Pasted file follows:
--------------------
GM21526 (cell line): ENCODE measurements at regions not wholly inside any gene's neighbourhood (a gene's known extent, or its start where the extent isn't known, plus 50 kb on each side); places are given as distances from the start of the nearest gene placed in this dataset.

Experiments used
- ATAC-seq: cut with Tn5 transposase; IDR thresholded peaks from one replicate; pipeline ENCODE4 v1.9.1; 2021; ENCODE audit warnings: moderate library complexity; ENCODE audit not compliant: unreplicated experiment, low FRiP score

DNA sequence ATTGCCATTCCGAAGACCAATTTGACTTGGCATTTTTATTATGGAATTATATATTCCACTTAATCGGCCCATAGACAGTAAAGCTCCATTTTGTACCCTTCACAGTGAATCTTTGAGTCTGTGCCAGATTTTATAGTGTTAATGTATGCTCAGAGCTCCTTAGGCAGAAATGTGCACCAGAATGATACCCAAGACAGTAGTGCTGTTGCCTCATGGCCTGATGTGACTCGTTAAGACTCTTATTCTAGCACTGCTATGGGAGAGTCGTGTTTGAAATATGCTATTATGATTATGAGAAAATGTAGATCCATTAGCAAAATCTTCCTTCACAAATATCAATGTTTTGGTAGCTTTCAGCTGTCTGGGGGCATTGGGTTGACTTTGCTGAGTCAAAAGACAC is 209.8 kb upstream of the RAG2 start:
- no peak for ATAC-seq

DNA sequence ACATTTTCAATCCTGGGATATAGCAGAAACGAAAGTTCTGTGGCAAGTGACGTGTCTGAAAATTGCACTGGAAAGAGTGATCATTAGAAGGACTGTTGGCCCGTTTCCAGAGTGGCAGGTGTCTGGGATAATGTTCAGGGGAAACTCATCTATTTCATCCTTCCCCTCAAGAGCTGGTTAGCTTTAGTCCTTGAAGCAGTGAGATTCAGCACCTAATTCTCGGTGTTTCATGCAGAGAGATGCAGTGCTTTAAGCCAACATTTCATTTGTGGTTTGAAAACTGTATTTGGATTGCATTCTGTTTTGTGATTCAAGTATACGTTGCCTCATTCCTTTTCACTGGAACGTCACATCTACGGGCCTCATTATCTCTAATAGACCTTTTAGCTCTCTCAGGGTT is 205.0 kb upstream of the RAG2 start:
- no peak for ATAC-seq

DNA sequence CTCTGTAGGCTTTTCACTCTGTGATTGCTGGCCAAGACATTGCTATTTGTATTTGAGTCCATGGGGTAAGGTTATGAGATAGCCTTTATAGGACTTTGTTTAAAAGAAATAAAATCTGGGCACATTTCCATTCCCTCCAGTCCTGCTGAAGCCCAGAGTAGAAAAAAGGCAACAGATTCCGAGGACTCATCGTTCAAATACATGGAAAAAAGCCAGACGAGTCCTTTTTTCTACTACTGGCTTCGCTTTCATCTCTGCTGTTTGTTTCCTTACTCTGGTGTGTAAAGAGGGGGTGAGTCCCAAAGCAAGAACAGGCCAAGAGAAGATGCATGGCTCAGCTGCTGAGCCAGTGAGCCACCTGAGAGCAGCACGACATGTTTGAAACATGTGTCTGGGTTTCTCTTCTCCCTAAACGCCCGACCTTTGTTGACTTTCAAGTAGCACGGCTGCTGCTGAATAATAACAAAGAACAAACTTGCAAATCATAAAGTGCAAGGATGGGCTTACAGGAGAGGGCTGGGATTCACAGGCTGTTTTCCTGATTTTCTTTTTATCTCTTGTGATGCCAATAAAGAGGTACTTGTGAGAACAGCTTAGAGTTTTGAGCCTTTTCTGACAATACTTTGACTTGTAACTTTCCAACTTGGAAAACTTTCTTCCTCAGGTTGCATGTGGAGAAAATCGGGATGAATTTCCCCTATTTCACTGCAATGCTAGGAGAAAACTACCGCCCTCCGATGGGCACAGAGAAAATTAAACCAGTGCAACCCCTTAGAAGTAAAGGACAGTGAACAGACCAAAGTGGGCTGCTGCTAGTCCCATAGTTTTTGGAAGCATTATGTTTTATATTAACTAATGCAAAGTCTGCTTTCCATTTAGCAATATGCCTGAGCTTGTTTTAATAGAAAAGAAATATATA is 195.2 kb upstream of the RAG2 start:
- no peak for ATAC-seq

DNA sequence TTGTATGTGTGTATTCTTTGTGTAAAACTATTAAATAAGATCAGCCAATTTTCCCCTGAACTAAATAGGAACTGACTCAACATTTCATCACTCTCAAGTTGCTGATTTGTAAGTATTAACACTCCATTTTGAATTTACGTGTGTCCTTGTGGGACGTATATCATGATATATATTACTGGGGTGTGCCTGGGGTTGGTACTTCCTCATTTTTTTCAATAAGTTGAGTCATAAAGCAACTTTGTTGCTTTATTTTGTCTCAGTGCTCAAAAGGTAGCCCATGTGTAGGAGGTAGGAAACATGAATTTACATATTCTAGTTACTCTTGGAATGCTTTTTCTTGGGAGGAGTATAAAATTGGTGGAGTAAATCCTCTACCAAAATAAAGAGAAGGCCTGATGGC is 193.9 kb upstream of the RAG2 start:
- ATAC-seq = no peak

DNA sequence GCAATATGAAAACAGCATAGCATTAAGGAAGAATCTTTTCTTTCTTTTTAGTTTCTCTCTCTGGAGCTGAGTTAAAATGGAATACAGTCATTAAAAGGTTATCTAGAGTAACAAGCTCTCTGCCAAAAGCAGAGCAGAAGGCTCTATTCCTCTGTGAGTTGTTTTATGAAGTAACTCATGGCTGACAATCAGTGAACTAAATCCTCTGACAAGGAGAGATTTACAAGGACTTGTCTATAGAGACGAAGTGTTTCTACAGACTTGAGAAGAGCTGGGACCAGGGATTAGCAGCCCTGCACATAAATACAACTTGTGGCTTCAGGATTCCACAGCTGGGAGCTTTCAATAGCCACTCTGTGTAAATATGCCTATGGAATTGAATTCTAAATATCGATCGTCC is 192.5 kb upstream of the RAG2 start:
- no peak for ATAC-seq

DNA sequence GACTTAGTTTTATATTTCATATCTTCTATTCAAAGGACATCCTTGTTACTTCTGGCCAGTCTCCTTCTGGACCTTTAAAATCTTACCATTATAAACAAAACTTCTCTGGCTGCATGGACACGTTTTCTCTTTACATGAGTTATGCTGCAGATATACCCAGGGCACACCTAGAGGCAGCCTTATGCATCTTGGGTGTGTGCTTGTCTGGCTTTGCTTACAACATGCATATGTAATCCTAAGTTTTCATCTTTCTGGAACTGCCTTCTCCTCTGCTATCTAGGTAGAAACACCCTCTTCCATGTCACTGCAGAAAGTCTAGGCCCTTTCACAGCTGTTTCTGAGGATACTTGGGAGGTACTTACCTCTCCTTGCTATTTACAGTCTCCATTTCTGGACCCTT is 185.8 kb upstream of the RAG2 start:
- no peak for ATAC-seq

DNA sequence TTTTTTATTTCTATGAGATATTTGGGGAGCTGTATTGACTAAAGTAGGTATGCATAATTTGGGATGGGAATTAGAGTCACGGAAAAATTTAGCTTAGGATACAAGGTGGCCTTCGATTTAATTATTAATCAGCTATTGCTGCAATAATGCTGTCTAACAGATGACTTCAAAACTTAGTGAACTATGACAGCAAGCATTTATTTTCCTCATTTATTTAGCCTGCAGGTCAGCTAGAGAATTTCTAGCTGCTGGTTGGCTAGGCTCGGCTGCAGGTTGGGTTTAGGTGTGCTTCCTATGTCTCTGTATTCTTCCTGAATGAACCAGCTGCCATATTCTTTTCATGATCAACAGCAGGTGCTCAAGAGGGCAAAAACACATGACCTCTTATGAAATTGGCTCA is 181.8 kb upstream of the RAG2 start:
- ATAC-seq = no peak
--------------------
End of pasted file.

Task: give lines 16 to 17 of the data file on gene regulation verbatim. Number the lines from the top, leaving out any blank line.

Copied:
DNA sequence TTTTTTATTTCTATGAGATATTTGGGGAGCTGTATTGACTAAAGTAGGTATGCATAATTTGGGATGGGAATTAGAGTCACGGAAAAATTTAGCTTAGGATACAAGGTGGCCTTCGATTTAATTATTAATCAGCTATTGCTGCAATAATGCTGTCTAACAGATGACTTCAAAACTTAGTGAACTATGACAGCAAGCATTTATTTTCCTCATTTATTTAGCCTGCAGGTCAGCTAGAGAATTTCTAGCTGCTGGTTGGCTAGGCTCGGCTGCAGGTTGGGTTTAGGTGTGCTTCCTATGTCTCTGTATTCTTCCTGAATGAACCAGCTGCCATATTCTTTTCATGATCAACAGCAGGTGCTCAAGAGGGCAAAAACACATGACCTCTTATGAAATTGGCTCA is 181.8 kb upstream of the RAG2 start:
- ATAC-seq = no peak